Valve Communication and Control (ValavePoint) FAQ’s
1.) How do I bench test a StoneL SST sensor?
Answer: Since these are solid state sensors, you will not be able to bench test them by measuring continuity. Solid state sensors need power to operate. Here is a diagram that shows the test circuit. The IMO for the product contains the complete test procedure.
2.) I am replacing a contact type switch unit with a StoneL model that has SST solid state sensors, how do the sensors get wired into my control system?
Answer: 2-wire solid state sensors electrically act like a SPST contact type switch. You would connect the wire that was connected to the common of the contact switch to the Common (C) terminal of the SST sensor and the wire from the NO contact of the switch to the NO terminal of the SST sensor. Here is a diagram that shows the basic circuit. As with a contact type switch, no additional power is required other than what is provided by the control system input card.
3.) I would like to rebuild my Axiom Spool valve, do you sell rebuild kits? Do you have a video showing installation?
Answer: Yes, we sell rebuild kits and they are easy to install. See the available kits on the “downloads” tab for each of the Axiom platform pages. To make it easier to install these rebuild kits, we have produced a short video showing the installation procedure. See the video here.
4.) My spec calls for 2x DPDT switches. I don’t find any options that meet my voltage / current requirements, what can I use?
Answer: StoneL does offer mechanical DPDT switches. However for applications that are not appropriate for mechanical switches or applications where reliability and long cycle life are important, we would recommend using 4x SPDT switches. The SPDT Reed-Type proximity switches have much longer cycle life and reliability than mechanical switches, and 4x SPDT has the same contacts as 2x DPDT.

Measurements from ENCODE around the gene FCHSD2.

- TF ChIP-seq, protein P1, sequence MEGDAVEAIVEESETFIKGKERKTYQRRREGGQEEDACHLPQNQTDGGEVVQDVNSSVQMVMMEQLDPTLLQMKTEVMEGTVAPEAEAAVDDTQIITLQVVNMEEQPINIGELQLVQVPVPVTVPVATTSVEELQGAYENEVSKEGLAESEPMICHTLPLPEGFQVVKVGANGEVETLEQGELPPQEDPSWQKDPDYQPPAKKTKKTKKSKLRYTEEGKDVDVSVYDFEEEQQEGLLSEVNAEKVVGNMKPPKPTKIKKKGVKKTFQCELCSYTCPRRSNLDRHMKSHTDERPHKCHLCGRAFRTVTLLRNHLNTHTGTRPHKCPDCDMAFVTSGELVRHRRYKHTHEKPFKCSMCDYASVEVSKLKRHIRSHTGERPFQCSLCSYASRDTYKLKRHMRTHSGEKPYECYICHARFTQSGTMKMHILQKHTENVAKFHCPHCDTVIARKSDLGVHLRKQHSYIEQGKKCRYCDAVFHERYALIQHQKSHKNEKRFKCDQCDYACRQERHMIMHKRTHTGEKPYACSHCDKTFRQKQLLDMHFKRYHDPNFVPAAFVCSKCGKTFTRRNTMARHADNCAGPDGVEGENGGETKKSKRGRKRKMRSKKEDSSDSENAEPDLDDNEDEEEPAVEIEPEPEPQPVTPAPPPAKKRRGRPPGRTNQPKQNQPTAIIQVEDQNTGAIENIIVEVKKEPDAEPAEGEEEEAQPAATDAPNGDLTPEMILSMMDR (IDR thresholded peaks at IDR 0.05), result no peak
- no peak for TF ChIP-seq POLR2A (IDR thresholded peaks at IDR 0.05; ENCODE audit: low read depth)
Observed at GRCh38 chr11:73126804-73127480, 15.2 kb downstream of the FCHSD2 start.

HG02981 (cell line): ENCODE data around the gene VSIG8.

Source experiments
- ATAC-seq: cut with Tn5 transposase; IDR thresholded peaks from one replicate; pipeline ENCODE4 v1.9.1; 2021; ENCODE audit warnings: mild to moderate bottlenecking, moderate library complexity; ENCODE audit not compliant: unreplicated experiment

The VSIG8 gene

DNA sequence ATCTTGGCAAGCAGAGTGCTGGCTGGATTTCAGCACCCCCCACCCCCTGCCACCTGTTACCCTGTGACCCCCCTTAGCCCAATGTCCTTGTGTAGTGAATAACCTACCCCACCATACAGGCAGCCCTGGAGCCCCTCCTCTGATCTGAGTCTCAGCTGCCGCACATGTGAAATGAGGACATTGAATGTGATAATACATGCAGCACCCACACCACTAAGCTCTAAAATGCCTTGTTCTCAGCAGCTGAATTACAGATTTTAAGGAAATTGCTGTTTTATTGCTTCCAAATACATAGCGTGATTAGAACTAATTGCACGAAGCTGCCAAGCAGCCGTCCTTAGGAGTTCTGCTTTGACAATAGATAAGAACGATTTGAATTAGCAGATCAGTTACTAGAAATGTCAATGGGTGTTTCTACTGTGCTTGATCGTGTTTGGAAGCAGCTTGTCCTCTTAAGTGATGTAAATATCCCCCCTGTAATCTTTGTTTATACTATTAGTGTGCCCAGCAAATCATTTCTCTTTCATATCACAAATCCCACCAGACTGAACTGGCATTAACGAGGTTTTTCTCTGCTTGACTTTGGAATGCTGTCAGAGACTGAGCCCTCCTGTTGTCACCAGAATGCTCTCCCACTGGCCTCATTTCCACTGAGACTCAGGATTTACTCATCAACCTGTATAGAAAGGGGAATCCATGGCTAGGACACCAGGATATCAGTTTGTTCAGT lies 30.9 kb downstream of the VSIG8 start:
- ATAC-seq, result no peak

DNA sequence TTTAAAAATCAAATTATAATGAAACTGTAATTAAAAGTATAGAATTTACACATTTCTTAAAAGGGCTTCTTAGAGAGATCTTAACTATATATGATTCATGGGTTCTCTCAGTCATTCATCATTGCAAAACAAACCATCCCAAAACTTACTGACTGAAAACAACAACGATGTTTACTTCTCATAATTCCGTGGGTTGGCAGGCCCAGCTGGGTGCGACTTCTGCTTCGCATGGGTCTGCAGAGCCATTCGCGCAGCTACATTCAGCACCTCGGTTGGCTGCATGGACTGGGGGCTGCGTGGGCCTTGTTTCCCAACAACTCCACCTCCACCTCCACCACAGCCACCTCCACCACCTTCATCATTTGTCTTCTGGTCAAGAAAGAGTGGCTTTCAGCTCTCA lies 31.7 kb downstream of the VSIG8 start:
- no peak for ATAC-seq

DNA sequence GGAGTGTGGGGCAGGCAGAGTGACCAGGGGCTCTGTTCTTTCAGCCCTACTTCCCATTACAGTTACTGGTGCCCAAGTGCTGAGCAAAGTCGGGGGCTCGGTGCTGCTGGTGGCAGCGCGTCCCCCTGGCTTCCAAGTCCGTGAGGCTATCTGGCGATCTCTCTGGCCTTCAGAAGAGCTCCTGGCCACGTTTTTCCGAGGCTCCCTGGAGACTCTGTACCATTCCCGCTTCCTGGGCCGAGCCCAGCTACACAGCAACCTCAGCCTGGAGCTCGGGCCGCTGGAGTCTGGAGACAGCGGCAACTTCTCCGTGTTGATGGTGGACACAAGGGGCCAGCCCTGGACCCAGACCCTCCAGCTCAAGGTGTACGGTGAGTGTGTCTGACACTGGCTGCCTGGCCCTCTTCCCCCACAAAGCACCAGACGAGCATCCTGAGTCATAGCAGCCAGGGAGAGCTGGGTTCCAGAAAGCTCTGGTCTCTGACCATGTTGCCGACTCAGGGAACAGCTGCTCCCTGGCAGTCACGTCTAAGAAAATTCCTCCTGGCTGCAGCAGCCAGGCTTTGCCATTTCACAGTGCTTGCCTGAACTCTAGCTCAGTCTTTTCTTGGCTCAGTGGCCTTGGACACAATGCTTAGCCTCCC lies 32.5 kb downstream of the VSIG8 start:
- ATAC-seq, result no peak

5.) What switches should I select for intrinsically safe application?
Answer: StoneL has many options for these applications. If you application calls for a solenoid valve as well, consider the Axiom model, AMI44…….. Other options exist in the Eclipse, Quartz and Prism platforms. See the model selection guides for each platform for applicable options. Here is a diagram showing typical intrinsically safe wiring schematics.
6.) My spec calls for a 24vdc intrinsic safety coil. StoneL only offers a 12vdc intrinsic safety coils, why is that?
Answer: IS specs for solenoids are commonly expressed in terms of the voltage that is applied to the safe area side of the barrier.(non-hazardous area) In fact the barriers have inherent resistance and that in conjunction with the coil resistance give you a voltage drop across the barrier. This is usually about half of what the voltage is that is applied to the non-classified side of the barrier (if barrier end-to-end resistance and coil resistance are equal).
You may have noted that solenoid coil manufacturer’s state for their intrinsic safety coils that if used without a barrier a series resistor of a certain value must be used, this is to provide the proper voltage drop, and in most cases, is a 12 volt drop from the 24vdc, with only 12vdc being applied to the coil.
StoneL intrinsic safety coils requires the use of a 24vdc barrier with an end-to-end resistance of 250-305 ohms. This provides the 12vdc required by our coils.
7.) I see that you offer 2 versions of position transmitter QX/QN5_ (standard) and QX/QN7_ (high performance) with the same 4-20mA output, why do you offer both and when should I select the high performance option?
The QX5/QN5 features a potentiometer based 4-20mA position transmitter. It is sufficient for most applications where high precision is not needed and the device is not exposed to high vibration. In high vibration or high cycle applications standard potentiometers will typically function, but may have a shortened life. This is caused by the wiper wearing a groove in the resistive element. This will cause the reading to jump as it climbs over the edge of the groove.